How long will it take for the U.S. to become completely illiterate on a big pict

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  1. Kaniel Loughran profile image57
    Kaniel Loughranposted 7 years ago

    How long will it take for the U.S. to become completely illiterate on a big picture scale?

    Let's face it, the US has plummeted on the world education rankings (We're ranked as low as 25th out of 34 ranked countries in Math. That's dismal)... What do you think is the cause of this?

  2. raxit02 profile image60
    raxit02posted 7 years ago

    I was going through a recent topic where the USA administration back-lashed the immigrants and wanted to make sure the real natives of the country becomes enough capable in terms of literacy and scientific approaches. After reading this topic, I feel like a big joke. They have no clear cut estimation about what education the USA people are receiving. They are receiving good education infrastructure...but not enriching their gray matter. They are receiving all resources....but not making their brains enough resourceful.

    Till date, the USA everyday affairs are being managed the immigrants and they are crooning 'kick out the immigrants from usa'. This year the H1B visa became stricter and welcoming talented people from outside is on all time low.

    I do not say that USA will turn into a heaven of the illiterates. But definitely the rate of literates is not picking up.

  3. Uninvited Writer profile image80
    Uninvited Writerposted 7 years ago

    If they keep firing teachers and if Sarah Palin becomes president, illiteracy will rise rapidly.

  4. MazioCreate profile image71
    MazioCreateposted 7 years ago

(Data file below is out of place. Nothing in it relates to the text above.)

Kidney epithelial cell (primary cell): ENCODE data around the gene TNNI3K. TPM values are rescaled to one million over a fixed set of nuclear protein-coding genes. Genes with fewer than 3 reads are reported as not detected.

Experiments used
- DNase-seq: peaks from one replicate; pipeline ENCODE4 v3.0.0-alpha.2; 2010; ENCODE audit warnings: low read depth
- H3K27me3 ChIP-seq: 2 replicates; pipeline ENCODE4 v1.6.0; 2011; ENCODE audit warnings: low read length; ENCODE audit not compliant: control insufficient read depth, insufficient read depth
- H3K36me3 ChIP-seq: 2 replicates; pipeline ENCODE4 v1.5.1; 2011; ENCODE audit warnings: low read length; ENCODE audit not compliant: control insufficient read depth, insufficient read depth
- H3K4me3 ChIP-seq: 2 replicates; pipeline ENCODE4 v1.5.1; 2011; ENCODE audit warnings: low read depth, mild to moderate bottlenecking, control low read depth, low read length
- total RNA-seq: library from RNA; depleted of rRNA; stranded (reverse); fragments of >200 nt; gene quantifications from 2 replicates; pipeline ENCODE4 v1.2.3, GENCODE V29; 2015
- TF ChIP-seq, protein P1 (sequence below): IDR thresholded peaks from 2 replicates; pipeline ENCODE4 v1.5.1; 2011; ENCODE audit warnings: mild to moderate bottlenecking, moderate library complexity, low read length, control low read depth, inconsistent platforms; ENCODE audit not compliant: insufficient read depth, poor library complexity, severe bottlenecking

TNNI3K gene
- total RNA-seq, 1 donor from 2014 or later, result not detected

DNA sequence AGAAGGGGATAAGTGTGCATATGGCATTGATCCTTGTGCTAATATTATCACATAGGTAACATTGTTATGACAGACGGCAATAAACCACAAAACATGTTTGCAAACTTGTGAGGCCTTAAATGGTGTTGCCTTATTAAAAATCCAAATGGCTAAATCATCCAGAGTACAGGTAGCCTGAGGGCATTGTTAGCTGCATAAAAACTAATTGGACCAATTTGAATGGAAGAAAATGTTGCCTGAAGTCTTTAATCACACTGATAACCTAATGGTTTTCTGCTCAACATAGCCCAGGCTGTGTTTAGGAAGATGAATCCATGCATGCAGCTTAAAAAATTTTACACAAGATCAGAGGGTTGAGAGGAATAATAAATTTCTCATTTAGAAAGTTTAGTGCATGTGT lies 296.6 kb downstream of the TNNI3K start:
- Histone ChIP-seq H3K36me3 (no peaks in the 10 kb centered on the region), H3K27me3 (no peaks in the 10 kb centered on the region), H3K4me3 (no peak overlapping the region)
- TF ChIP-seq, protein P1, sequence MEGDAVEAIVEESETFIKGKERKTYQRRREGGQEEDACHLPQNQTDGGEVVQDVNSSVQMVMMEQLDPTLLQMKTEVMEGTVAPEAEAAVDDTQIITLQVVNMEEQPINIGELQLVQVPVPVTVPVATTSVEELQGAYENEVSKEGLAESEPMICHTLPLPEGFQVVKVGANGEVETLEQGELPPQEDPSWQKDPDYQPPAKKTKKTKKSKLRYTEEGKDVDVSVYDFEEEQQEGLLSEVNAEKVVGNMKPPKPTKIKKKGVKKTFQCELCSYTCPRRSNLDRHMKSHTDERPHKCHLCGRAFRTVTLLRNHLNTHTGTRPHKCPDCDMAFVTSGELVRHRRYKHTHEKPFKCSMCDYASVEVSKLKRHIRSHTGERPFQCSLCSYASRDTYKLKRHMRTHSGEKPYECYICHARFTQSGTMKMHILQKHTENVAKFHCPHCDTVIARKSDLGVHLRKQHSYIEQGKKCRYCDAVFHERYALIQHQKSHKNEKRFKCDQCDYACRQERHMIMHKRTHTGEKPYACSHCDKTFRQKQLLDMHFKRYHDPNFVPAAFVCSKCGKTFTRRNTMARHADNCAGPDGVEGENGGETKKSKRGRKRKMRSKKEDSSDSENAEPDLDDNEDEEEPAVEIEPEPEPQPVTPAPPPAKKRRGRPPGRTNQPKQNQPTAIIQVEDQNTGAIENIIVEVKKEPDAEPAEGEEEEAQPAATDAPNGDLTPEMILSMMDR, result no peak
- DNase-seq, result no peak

As an educator from Australia, I'm inclined to ask myself that same question. We were second to Norway on this same scale fifteen-twenty years ago, and now we're sliding down into the same morass you are discussing. Here's my take on the whole situation. Australia has taken on board the same limiting and narrow approach to discovering how children perform on standardised tests as the US. Funding is then appropriated to schools based on these outcomes. Is this sounding familiar to you? Governments are now introducing bonuses for teachers, when their students perform at a given percentile on these tests. Yep! That's the way to ensure each child has equitable access to a good education. (Sheldon from the Big Bang wouldn't even need to ask if that is sarcasm.)

    To retain jobs teachers will take the road that leads their students to success.  Success on the standarised tests! This very narrow band of instruction limits the srategies and information that are presented to students. It also limits their ability to complete tests, simply because they don't have or haven't been given the opportunity to develop other strategies that are also needed to successfully undertake this style of testing.

    Establishing the extent of illiteracy or literacy within a population should not be limited to quantitative testing of a limited demographic. Why not test adults operating within the community and discover their level of functional literacy? This would be the truist indicator of the success of an education system.

  5. profile image0
    Valoric Fireposted 7 years ago

    Looking back, abundant data exist from states like Connecticut and Massachusetts to show that by 1840 the incidence of complex literacy in the United States was between 93 and 100 percent wherever such a thing mattered. According to the Connecticut census of 1840, only one citizen out of every 579 was illiterate and you probably don't want to know, what people in those days considered literate; it's too embarrassing.

    Popular novels of the period give a clue: Last of the Mohicans, published in 1826, sold so well that a contemporary equivalent would have to move 10 million copies to match it. If you pick up an uncut version you find yourself in a dense thicket of philosophy, history, culture, manners, politics, geography, analysis of human motives and actions, all conveyed in data-rich periodic sentences so formidable only a determined and well-educated reader can handle it nowadays. Yet in 1818 we were a small-farm nation without colleges or universities to speak of. Could those simple folk have had more complex minds than our own? Excerpt from "Underground History of American Education," John Taylor Gatto.

  6. ii3rittles profile image81
    ii3rittlesposted 7 years ago

    I'd give it another year or two. Our schools are already the worst schools in the WORLD. How sad is that?

 
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